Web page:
- Penalties for failure to register will increase to N25,000 for the first month of default and N20,000 for each subsequent month
- The meaning of supply and definition of goods and services has been expanded to cover intangible items other than land, among others
- Remittance of VAT now to be on a cash basis, that is, the difference between output VAT collected and input VAT paid in the preceding month.
- A clear definition of basic food item and definition of exported service as “service rendered within or outside Nigeria by a person resident in Nigeria to a person outside Nigeria” has been provided.
Other useful updates
Banks to request for Tax Identification Number (TIN) before opening bank accounts, while existing account holders must provide their TIN to continue operating their accounts
- Stamp duty on bank transfer to apply only on amount from N10,000 and above. Transfers between the same owner’s accounts in the same bank also to be exempted
- Increase in the threshold of online transfers liable to stamp duty of N50 from N1,000 to N10,000
- Taxation of foreign entities involved in digital transactions with significant economic presence in Nigeria.
- The scope for goods subject to excise duties based on the Customs Act now expanded to include “goods imported and those manufactured in Nigeria…”
- Under the new amendment, the SDA now defines ‘instrument’ to include “every written document including electronic documents”
It was intended that the Bill would be signed into law in December 2019 and take effect from 1 January 2020. However, there was a delay due to the need for harmonization of changes introduced by the Legislature and a further vetting process by the Executive. Technically the law takes effect from today unless a future date is stated when the law is published in the gazette. We however expect that the effective date will be in the near future (February 2020 or later) to enable smooth implementation by both the tax authorities and taxpayers.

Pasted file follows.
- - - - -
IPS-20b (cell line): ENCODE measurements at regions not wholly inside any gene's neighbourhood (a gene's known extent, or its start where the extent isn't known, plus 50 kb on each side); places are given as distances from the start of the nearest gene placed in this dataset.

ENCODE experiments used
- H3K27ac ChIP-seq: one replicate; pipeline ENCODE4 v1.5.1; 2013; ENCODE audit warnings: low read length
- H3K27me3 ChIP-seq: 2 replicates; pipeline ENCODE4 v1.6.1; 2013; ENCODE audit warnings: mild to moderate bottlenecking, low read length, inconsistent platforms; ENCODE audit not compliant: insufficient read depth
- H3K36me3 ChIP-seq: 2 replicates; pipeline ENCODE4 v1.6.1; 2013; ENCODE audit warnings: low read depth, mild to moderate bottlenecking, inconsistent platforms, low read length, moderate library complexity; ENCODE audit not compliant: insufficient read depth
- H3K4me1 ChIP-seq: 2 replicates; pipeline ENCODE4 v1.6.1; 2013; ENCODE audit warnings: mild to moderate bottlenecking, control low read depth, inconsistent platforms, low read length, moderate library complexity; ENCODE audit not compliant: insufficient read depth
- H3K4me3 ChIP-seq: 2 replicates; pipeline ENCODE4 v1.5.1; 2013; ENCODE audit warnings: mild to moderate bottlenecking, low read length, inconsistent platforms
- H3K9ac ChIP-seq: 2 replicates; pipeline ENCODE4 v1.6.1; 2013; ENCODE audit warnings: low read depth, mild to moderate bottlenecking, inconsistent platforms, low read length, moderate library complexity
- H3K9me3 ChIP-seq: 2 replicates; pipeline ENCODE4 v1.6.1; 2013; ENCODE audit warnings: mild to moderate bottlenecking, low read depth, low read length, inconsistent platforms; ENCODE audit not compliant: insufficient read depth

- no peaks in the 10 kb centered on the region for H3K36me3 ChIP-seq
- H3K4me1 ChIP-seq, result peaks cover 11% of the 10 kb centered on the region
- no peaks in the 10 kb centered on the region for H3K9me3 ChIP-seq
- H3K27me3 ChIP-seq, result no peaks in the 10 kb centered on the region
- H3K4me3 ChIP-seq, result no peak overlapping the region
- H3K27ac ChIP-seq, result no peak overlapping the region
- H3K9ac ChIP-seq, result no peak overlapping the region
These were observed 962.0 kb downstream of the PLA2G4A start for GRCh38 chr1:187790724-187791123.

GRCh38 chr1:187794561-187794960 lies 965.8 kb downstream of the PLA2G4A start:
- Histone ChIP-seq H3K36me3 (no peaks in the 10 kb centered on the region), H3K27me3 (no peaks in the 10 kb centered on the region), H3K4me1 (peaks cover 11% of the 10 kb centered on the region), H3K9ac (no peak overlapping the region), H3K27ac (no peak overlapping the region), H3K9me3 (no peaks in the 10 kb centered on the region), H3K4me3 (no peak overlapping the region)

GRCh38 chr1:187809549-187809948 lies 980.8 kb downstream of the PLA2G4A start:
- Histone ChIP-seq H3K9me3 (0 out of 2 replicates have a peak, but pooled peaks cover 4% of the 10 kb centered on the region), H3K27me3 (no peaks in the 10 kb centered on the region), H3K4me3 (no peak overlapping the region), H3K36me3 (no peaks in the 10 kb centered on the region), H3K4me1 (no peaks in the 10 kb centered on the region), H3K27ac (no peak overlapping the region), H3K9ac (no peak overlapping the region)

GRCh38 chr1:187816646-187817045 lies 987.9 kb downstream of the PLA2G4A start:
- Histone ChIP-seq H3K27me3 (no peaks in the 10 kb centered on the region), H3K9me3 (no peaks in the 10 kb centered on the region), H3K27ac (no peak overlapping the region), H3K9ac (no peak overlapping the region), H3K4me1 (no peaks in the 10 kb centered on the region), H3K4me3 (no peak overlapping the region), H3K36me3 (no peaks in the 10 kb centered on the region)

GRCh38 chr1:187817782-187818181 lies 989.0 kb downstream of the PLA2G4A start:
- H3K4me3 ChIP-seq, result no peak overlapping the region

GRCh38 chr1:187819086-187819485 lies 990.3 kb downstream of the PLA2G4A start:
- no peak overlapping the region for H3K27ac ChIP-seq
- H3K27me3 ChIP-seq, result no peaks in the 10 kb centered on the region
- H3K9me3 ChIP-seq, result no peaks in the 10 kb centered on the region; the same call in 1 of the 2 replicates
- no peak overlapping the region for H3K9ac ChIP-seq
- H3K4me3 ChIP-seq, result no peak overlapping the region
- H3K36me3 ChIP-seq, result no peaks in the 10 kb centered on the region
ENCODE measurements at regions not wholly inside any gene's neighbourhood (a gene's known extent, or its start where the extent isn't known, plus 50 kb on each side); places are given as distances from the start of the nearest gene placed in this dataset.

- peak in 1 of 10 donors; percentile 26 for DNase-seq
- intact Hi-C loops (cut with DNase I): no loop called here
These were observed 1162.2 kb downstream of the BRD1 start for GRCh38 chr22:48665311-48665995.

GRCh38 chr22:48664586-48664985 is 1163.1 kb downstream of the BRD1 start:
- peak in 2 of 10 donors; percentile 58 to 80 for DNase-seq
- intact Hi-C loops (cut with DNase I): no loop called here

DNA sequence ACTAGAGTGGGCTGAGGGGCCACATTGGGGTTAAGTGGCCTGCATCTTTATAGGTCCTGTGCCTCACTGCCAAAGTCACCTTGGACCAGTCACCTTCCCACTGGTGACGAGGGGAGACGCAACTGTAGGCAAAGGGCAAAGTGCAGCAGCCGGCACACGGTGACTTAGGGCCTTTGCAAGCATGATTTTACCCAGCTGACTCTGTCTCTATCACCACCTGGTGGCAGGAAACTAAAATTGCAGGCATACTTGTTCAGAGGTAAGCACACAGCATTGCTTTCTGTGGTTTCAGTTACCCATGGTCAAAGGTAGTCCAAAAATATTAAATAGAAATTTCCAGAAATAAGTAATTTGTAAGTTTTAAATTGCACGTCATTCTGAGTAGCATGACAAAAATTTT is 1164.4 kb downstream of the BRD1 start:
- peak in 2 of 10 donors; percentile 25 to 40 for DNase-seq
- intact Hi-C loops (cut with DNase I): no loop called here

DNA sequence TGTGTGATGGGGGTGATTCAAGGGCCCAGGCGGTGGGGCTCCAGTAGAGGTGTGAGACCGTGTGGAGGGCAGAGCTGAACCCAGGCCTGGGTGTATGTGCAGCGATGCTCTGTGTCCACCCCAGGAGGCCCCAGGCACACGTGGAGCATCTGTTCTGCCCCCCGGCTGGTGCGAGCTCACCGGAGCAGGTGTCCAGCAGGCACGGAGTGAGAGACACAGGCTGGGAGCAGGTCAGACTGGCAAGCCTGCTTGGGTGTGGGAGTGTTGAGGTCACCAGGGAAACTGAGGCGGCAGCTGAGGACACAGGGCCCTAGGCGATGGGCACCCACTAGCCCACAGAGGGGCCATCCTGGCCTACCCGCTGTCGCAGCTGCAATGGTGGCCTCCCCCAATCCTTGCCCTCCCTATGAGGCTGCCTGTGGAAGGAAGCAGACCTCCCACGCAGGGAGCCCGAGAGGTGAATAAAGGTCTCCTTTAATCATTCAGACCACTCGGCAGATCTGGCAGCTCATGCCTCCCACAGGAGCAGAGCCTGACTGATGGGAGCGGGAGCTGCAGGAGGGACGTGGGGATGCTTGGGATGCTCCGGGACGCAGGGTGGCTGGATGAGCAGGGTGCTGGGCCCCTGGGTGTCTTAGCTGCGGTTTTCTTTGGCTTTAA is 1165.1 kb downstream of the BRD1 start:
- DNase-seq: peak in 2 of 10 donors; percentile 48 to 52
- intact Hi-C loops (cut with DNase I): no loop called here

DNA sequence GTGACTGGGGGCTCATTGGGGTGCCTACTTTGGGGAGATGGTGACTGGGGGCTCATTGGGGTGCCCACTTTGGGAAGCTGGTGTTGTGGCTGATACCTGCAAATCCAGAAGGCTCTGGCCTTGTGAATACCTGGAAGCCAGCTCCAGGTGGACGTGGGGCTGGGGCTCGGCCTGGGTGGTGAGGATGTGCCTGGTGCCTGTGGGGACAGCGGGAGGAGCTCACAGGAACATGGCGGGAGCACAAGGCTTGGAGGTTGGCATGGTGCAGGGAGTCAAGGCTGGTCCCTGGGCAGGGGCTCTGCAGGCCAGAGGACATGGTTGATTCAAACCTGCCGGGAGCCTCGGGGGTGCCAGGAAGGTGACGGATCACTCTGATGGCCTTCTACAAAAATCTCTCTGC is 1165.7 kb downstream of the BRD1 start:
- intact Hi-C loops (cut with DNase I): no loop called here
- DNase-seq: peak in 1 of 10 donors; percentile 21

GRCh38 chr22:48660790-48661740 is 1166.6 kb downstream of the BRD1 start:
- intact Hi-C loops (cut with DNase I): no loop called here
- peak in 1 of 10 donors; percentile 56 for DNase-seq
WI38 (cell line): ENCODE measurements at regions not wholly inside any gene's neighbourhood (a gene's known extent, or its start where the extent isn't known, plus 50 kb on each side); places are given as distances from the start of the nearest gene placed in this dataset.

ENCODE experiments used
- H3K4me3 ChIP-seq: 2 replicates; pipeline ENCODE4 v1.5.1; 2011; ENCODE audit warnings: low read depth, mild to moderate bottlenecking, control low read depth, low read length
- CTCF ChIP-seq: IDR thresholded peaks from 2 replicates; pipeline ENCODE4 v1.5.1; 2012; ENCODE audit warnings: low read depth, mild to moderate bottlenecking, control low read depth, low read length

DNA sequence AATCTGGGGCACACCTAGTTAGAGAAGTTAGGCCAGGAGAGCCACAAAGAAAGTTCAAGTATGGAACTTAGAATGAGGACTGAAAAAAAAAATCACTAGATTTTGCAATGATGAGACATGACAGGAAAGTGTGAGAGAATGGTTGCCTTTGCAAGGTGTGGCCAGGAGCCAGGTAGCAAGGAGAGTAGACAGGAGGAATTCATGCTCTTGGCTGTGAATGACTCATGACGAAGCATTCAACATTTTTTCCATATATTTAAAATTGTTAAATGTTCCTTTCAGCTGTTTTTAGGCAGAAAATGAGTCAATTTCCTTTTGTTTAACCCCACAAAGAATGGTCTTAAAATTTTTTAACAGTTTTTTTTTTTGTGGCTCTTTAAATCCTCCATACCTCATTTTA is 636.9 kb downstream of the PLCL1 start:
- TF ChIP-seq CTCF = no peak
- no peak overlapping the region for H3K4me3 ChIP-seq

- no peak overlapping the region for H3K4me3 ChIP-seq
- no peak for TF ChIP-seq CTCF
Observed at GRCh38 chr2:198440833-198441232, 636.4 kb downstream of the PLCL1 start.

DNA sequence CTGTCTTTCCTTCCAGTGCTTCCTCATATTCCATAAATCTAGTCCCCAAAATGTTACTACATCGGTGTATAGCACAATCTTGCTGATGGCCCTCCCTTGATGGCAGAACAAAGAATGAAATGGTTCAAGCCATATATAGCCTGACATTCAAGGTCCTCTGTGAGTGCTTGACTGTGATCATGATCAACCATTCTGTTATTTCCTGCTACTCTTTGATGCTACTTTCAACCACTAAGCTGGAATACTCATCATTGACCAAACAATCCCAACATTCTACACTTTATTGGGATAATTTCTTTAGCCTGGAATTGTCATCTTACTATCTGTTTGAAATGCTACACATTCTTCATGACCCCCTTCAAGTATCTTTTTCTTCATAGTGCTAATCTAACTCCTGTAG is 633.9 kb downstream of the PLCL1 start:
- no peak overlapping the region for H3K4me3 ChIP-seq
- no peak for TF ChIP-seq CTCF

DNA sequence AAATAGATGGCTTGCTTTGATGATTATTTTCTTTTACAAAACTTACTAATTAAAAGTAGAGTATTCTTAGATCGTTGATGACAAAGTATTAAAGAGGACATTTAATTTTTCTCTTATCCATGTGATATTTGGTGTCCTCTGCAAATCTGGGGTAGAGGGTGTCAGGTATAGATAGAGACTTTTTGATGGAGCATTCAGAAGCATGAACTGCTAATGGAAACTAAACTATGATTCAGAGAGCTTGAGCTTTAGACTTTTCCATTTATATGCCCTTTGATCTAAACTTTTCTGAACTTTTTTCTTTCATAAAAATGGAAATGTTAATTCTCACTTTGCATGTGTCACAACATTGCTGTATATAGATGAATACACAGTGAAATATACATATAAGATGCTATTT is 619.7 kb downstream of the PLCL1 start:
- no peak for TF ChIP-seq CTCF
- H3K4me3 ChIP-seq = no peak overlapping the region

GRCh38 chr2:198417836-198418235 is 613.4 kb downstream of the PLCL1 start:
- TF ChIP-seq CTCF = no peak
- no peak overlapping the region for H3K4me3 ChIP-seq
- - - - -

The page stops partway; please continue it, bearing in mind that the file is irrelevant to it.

The Finance Bill (now an Act) cannot be implemented based on speculations regarding its content and effective date. Therefore, changes will not take effect until the new law has been published in the gazette or otherwise officially made public
It is clear from these amendments that the government is trying to improve the fiscal policies and regulatory environment to stimulate growth in the MSME sector. However, there is also a deliberate effort to ensure that the sector contributes to revenue generation without excessive financial burden. An area of focus for the government would be to formalize these businesses through the TIN project in collaboration with the banks.
Although the definition of instruments for stamp duty has been expanded to cover electronic transactions to give legal backing to the Central Bank’s N50 stamp duty drive. The increase of the chargeable amount to N10,000 and above would reduce the challenges faced by SMEs and retailers who have recently transferred the N50 as an additional cost to their customers.
Majority of the incentives in the bill are targeted at SMEs, and we hope that this will improve the ease of doing business in Nigeria. Some other incentives that would impact the SMEs includes Export Expansion Grants and the Pioneer Incentives Schemes especially given that the effective tax rate for a small company will now be less than the personal income tax rate for an informal business owner. This presents an opportunity for many informal sector players to formalize their businesses.